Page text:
The previous guidelines, from 2016, were aimed at primary care practitioners in office settings. They recommended that physicians keep doses at no higher than 50 ‘morphine equivalents’ per day, and advised avoiding anything above 90 except in special cases. Finally, they suggested the use of opioids be confined to 3 to 7 days for acute pain.
The newer guidelines have done away with the so-called ‘hard’ limits on dosing, in favor of a broad statement that clinicians should “use their best judgement” in prescribing. The CDC does urge physicians to be ‘conservative’ with opioids, and even – surprise! – consider possible non-opioid alternatives.
Exceptions are made for pain related to cancer, sickle cell disease, and similar conditions.
I can see why people who work in the addiction treatment field might feel a little nervous about all this. After all, it’s not so long ago that many responsible physicians were persuaded by sales reps from companies like Purdue Pharma to overprescribe the firm’s opioid products, including Oxycontin. Purdue Pharma is no more, forced into bankruptcy by literally thousands of lawsuits. Still, who’s to say that can’t happen again?
“Use their best judgement? What best judgment?” complained one of my colleagues. Many in the addiction field said as much at the time, and were roundly ignored. “They called me a fanatic,” said an addictionologist. “Me! I’m anything but!”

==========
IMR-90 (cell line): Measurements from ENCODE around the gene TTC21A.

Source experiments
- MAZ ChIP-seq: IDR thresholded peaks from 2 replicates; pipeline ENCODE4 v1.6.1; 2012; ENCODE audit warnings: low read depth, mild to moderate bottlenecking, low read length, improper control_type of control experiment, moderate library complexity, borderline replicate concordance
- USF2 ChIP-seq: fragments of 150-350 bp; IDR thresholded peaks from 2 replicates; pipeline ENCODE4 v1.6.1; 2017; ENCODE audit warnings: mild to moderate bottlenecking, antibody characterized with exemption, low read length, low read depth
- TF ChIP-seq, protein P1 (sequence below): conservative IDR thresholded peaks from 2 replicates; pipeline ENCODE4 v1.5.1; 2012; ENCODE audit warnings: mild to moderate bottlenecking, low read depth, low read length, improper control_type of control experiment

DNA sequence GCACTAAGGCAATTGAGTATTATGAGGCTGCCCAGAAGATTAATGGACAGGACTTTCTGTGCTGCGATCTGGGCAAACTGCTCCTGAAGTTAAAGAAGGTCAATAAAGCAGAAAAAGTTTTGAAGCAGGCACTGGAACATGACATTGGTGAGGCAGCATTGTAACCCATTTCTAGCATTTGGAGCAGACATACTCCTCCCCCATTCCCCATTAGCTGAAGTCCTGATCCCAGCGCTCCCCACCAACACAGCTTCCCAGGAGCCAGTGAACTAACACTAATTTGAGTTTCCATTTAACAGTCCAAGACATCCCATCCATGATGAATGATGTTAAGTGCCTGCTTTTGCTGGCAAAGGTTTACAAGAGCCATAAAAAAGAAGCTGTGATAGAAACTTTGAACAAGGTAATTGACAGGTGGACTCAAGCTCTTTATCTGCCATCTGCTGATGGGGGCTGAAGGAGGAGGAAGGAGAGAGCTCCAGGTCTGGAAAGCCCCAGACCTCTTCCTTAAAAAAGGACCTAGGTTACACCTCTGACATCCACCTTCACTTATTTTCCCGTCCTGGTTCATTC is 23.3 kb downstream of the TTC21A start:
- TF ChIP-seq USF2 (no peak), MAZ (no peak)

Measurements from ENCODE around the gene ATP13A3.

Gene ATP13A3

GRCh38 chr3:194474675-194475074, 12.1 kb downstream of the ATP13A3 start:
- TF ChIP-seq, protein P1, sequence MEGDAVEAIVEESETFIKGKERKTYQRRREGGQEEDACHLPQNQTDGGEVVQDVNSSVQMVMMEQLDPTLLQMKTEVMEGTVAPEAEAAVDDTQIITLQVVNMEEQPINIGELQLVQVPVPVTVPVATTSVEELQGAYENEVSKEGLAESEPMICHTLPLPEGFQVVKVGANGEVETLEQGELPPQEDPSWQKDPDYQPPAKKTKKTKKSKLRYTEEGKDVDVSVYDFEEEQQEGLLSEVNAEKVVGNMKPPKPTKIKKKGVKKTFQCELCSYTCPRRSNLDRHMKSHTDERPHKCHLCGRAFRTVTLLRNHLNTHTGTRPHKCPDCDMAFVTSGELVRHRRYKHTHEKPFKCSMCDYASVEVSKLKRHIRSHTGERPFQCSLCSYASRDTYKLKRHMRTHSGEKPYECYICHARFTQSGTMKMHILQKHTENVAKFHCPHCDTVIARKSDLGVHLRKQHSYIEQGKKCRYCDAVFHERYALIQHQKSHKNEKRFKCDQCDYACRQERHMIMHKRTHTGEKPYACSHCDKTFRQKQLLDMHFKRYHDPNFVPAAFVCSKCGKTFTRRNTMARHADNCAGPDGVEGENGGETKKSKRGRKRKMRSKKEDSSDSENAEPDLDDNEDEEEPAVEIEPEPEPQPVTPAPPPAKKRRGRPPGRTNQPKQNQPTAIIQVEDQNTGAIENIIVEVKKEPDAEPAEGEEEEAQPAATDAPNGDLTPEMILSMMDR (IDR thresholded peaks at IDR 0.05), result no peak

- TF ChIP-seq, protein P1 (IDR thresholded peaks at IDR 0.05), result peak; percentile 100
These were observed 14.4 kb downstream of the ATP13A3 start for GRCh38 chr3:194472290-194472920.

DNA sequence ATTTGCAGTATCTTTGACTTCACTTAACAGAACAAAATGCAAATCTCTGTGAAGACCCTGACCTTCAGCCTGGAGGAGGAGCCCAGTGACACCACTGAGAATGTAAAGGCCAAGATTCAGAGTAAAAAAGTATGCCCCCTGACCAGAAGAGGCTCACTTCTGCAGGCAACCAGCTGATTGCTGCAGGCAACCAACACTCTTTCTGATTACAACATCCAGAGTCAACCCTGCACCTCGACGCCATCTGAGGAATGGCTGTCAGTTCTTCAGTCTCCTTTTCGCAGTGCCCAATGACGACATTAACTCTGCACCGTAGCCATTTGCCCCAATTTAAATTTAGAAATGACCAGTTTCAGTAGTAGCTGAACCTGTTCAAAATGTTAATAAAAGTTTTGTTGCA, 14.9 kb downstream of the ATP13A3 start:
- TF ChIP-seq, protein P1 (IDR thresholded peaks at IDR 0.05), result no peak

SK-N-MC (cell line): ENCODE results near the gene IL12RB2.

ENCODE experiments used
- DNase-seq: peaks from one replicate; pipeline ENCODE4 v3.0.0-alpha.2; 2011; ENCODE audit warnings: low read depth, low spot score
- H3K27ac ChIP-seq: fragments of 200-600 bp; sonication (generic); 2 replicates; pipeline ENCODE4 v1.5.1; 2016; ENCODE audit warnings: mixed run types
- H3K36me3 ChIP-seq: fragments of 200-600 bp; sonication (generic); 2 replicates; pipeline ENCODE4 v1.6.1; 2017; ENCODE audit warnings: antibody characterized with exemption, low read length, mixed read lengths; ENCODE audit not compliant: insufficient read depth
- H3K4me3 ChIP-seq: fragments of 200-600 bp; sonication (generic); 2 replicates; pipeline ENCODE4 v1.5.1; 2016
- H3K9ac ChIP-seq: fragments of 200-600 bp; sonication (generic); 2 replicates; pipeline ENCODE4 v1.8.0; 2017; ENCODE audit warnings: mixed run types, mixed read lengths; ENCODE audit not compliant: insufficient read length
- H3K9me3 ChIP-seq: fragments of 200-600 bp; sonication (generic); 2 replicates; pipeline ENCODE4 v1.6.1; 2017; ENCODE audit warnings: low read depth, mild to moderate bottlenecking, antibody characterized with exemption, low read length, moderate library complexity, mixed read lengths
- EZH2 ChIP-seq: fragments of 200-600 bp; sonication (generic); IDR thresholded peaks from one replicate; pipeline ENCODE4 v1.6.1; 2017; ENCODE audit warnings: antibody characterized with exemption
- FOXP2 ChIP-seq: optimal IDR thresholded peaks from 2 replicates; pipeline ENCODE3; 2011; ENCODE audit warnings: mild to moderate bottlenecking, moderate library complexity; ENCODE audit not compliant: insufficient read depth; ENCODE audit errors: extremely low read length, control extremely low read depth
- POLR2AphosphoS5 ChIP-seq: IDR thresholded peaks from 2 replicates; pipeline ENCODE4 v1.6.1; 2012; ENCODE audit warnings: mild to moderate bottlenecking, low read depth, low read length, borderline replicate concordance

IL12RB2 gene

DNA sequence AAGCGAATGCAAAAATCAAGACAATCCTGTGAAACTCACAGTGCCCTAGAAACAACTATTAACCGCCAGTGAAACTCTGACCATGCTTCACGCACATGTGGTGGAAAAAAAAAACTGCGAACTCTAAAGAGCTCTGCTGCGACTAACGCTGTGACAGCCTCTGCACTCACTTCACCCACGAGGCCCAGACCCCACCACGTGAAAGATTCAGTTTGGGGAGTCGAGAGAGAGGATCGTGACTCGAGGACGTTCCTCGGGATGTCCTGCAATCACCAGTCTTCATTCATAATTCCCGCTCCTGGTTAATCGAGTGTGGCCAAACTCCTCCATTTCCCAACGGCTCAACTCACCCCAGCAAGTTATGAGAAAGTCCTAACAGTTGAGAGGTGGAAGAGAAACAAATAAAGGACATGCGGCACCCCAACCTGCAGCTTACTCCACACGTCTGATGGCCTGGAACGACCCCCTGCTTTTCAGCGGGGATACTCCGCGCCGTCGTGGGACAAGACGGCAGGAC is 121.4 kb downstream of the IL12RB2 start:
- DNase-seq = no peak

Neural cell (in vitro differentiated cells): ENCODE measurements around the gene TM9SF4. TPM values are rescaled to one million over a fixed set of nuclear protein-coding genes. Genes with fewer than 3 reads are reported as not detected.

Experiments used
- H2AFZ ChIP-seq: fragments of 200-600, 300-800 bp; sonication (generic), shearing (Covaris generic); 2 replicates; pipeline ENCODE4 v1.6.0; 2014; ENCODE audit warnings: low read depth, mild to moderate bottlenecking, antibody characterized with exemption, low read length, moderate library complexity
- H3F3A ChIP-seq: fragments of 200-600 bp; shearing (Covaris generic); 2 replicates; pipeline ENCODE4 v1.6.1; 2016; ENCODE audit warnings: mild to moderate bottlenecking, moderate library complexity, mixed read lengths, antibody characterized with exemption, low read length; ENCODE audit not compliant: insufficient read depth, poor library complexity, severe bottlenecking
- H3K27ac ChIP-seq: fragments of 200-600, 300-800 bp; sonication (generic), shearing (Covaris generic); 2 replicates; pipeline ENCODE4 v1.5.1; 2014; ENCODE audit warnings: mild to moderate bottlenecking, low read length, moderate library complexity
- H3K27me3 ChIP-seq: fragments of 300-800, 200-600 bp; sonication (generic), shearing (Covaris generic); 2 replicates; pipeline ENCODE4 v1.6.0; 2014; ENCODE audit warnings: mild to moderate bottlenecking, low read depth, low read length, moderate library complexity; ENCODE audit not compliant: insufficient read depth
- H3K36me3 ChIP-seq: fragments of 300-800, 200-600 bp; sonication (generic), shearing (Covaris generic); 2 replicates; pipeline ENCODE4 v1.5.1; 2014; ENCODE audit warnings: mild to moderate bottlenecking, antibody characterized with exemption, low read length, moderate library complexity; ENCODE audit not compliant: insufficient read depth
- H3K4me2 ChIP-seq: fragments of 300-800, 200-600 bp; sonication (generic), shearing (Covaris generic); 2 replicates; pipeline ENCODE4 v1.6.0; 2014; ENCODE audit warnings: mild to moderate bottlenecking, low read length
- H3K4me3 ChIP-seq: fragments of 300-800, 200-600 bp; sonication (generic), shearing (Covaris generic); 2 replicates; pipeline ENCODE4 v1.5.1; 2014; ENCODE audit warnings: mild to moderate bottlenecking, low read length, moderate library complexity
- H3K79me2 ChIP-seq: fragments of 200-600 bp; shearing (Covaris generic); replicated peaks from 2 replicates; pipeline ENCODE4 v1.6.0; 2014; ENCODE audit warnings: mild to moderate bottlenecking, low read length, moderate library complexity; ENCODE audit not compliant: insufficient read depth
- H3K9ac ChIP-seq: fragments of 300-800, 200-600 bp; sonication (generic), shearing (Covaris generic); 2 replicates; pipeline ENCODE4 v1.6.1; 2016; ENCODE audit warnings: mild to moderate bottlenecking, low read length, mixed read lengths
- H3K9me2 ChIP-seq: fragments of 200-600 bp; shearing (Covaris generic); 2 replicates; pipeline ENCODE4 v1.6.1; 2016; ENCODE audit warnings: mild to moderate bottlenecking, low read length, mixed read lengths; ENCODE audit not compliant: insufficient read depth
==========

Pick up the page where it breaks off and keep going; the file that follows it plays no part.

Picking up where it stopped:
About those Purdue legal settlements: earlier this year, a few of the victims got a chance to confront three members of the Sackler family. Via video. not in person, and in one family member’s case, only by audio, but at least it was something. They were particularly critical of the family member who had continued to insist that neither the company nor the family that owns it bore any responsibility for what followed. This article describes the confrontation.
Sacklers confronted by opioid crisis victims and families at virtual hearing
Complete denial of responsibility, I suppose, is a legal argument rather than a moral one. It flunks the common sense test, however. If the family bore no responsibility, then why was the company they owned willing to pay out billions in settlements to avoid going to Court?
An explanation from The Guardian helps explain the reasoning behind it. “The settlement agreement is estimated to be worth at least $10bn over time. It calls for certain billionaire members of the Sackler family to contribute $5.5bn to $6bn over 17 years to ease the opioid crisis.” Translation: when all is said and done, they’re still rich.
So it’s a lot of money. But it won’t be enough.